The CCAC hosted a high level panel discussion at UNEA on “Fast action on air pollution provides quick results and multiple benefits, focusing on the latest science behind air pollution and the opportunities and benefits that fast action on reducing short-lived climate pollutants has for health, the climate, development, and economic growth.

The CCAC event included new research by several members of its Science Advisory Panel published last month in Nature Climate Change, highlighting how measures to reduce these dangerous air pollutants and short-lived climate pollutants could help meet all 17 Sustainable Development Goals (SDGs) as well as the ambitious goal of slowing warming by 0.5°C over the next quarter of a century.

“To capitalize on the inherent synergies and co-benefits between air pollution reduction, climate change mitigation, the Paris Agreement goals, and the SDGs, it is important to quantify the multiple benefits of air pollutant mitigation policies, while addressing potential trade-offs”, said Romina Picolotti, IGSD Senior Counsel. “The decision taken today by ministers at UNEA have set us on a path to reduce air pollution and much more. The CCAC, through its seven sectoral and four cross-cutting initiatives, is working to provide guidance and institutional support to develop and implement strategies to quickly reduce black carbon, methane and HFC emissions”, she added.

___

For further information, see the Well Under 2°C report and accompanying paper in the Proceedings of the National Academy of Sciences, here.

December 6, 2017 at 11:43 am | Press Releases | No comment


Montreal Protocol Concludes 30th Anniversary with Robust Financial Replenishment, Progress on Energy Efficiency

Montreal, Canada, 25 November 2017 — Early this morning at the conclusion of the 30th anniversary Meeting of the Parties (MOP) of the Montreal Protocol the Parties agreed to a robust three-year replenishment of $540 million to fund the continuing phase out of HCFCs, and to a separate decision to have the Technology & Economic Assessment Panel study how best to integrate energy efficiency with the HFC phasedown under the Kigali Amendment.

The energy efficiency decision was submitted by India, Bahrain, Kuwait, Lebanon, Saudi Arabia and the African Group. It recognizes the importance of maintaining and enhancing energy efficiency during the switch from high-global warming potential HFCs to low-GWP alternatives in the refrigeration, air conditioning and heat pump sectors. This has the potential to avoid significant CO2 emissions from the power plants that provide the electricity to run these products and equipment, estimated by Lawrence Berkeley Laboratory to equal the production from of up to nearly 1,600 medium-sized (500 MW) peak-load power plants by 2030, and up to 2,500 power plants by 2050.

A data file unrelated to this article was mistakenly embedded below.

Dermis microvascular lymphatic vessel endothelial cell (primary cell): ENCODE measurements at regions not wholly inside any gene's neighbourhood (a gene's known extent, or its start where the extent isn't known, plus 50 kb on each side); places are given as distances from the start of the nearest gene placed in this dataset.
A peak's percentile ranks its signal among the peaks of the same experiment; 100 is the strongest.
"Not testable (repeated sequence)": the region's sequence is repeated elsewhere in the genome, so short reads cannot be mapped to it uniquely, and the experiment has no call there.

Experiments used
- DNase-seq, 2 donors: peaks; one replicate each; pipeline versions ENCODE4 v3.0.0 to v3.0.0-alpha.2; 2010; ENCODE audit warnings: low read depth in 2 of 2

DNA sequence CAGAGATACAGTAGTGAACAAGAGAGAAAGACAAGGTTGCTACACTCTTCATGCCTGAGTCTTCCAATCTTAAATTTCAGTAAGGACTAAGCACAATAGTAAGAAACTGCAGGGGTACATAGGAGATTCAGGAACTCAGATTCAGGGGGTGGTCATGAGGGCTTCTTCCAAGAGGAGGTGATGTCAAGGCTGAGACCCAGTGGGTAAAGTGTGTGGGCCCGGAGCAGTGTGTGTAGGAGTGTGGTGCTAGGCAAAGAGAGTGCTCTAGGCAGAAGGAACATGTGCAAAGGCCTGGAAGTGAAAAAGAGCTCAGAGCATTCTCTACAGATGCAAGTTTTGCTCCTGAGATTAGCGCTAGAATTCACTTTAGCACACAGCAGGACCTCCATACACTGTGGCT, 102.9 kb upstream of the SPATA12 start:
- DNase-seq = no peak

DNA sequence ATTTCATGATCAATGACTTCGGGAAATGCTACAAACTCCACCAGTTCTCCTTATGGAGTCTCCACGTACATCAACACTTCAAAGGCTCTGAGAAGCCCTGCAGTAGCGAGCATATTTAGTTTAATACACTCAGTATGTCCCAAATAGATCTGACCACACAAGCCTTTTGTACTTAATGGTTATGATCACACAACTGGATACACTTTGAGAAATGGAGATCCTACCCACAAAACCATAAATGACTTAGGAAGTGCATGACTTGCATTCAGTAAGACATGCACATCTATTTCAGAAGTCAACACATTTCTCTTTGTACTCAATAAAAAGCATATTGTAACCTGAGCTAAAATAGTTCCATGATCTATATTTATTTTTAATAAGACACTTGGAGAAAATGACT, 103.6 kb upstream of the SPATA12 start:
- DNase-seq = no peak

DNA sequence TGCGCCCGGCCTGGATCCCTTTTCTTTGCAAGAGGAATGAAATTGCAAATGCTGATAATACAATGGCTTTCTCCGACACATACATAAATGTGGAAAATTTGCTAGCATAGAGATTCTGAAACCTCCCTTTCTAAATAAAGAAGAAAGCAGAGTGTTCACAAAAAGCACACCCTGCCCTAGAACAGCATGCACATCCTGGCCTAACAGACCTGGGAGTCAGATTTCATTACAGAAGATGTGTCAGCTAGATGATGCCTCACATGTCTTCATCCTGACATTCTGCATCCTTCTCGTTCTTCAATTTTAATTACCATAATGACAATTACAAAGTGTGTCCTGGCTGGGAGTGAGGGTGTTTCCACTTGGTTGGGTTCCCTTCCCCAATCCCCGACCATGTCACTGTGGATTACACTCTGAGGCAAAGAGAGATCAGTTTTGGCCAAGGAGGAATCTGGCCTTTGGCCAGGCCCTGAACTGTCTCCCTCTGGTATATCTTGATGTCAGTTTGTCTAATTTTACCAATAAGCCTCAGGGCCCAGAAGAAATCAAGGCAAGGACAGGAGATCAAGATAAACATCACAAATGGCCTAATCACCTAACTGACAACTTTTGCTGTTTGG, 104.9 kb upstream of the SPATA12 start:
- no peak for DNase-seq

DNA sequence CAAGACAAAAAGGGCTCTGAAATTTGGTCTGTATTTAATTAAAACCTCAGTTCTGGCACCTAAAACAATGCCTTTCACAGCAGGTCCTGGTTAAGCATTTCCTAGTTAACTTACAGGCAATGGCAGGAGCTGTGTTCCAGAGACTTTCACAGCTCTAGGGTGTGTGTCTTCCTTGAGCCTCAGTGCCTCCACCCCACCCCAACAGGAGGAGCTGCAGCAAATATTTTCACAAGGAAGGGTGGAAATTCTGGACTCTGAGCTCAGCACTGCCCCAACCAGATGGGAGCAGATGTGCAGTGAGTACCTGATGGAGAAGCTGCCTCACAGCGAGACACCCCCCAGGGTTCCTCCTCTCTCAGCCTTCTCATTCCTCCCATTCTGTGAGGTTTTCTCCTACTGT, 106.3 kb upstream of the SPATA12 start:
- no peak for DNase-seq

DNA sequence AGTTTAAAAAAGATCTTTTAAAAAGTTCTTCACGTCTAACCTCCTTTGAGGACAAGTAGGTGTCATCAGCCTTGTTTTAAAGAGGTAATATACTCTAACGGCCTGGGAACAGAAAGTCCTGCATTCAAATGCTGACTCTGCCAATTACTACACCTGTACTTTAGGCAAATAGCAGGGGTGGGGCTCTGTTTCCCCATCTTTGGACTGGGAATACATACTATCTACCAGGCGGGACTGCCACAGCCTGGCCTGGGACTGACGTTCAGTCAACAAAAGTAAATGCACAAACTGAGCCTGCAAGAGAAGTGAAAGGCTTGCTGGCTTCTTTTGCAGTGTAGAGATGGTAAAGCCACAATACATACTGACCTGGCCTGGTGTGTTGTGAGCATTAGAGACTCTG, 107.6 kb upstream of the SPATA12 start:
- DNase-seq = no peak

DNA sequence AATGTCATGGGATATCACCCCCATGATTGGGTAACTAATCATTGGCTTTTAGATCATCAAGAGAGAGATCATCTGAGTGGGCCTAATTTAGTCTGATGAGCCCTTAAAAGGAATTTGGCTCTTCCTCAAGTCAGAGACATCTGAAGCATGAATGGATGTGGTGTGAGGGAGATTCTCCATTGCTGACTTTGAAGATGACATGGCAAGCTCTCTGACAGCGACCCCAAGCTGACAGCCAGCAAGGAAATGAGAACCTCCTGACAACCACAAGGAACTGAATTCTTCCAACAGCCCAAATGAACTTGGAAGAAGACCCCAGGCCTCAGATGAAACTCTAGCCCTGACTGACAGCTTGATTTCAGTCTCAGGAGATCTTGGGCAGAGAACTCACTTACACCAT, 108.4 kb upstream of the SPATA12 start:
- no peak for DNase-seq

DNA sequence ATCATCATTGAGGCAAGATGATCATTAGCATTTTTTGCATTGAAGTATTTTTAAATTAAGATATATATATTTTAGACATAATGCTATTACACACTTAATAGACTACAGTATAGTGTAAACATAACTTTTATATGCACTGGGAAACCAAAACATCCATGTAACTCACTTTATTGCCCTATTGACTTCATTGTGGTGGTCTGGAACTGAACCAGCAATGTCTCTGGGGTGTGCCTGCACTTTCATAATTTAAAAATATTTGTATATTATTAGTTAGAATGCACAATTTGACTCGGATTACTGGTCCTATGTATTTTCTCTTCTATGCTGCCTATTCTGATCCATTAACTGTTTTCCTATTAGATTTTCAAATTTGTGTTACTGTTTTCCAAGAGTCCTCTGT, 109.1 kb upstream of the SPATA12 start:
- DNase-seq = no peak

In addition, UN Environment Executive Director Erik Solheim launched a Global Clean Cooling Campaign to support Montreal Protocol Parties to include energy efficiency while phasing down HFCs. This important effort is funded by the Kigali Cooling Efficiency Program (K-CEP), a philanthropic fund of $52 million dedicated to catalyze energy efficiency in the cooling sector. K-CEP announced the Campaign via twitter: “Erik Solheim launches package in support of Montreal Protocol work on #Cooling #efficiency to avoid up to 1°C. http://bit.ly/2hV4Xxa  @UNEP #MOP29 #KigaliAmendment”.

“That 1°C of avoided warming may be the most significant contribution the world could make to the goal of the 2015 Paris Agreement, to keep the increase in average world temperatures to well below 2°C, aiming for 1.5°C above their pre-industrial level,” said Durwood Zaelke, President of the Institute for Governance & Sustainable Development.

The U.S. continued its support of the Montreal Protocol, a treaty that started under President Ronald Reagan and Prime Minister Margaret Thatcher.  U.S. head of delegation Judith G. Garber, U.S Principal Deputy Assistant Secretary of the Bureau of Oceans and International Environmental and Scientific Affairs, stated: